An audit committee is a designated group of board members—excluding a company’s executives—that monitors a company’s finances. The number of members on this committee may vary, with most companies seeking at least three persons. Audit committee members must be well aware of the company’s financial situation and look out for the best financial interest of the company.
In its day-to-day operations, an audit committee prepares financial statements and completes reporting procedures as delegated by management and finance staff. The committee audits financial statements for accuracy and legitimate business practices. Members have oversight in monitoring financial statements according to information obtained from management, independent auditors and other financial resources. The reporting process is completed on an annual or quarterly basis.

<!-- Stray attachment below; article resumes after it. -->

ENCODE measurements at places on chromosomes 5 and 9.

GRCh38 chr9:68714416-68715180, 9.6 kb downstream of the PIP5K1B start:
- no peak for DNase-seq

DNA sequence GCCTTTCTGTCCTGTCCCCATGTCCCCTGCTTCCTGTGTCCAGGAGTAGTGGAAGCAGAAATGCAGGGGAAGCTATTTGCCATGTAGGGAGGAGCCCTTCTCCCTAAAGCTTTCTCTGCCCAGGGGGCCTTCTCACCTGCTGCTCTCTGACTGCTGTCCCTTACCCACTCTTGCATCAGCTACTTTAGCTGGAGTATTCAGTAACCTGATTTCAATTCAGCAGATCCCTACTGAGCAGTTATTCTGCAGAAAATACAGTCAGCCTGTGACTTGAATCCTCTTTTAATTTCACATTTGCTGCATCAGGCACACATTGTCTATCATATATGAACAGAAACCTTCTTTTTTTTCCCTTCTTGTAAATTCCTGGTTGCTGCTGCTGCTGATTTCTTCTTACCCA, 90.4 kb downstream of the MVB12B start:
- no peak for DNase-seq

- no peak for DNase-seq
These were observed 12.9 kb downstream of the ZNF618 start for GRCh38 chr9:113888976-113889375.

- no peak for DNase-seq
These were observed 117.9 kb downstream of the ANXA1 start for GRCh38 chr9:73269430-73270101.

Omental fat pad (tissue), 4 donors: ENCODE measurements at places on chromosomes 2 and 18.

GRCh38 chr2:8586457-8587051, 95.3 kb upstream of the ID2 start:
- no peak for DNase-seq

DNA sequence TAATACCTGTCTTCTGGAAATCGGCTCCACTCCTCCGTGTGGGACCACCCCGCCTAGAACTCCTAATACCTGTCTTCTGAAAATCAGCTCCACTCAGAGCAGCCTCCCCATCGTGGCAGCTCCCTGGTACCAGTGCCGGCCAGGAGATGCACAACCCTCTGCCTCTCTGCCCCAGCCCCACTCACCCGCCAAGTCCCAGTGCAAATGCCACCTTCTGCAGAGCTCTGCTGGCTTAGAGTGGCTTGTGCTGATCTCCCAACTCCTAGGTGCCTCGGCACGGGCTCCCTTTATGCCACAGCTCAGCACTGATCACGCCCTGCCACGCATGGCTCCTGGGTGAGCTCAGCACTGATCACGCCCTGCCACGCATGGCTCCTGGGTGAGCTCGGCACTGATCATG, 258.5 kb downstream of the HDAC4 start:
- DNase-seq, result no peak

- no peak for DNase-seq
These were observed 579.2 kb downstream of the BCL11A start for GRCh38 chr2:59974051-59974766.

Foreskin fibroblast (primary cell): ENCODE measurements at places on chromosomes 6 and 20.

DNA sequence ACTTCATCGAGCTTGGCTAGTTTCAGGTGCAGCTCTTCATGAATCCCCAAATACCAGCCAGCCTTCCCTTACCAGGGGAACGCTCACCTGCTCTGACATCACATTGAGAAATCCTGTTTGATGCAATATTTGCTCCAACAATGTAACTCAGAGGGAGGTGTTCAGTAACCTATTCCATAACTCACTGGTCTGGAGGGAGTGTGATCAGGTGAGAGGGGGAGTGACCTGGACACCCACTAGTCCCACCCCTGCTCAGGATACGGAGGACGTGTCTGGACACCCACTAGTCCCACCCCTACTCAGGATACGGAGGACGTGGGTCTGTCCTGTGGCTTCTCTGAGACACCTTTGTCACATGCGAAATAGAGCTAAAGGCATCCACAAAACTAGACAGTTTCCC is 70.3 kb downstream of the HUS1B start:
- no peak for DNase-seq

The audit committee reviews the company’s financial reporting processes and internal controls. Proper review procedures allow the audit committee to give accurate reports, which helps the company determine what it must do to develop financially or cut costs or, if operations are sufficiently satisfactory, to continue with current operations and procedures.
In its position of oversight, an audit committee must keep the lines of communication open between the management of a company, an independent auditor and, when applicable, the internal auditor. Doing so may include scheduling and facilitating private meetings. In such a case, the audit committee determines the agenda for meetings and sets the frequency for such meetings.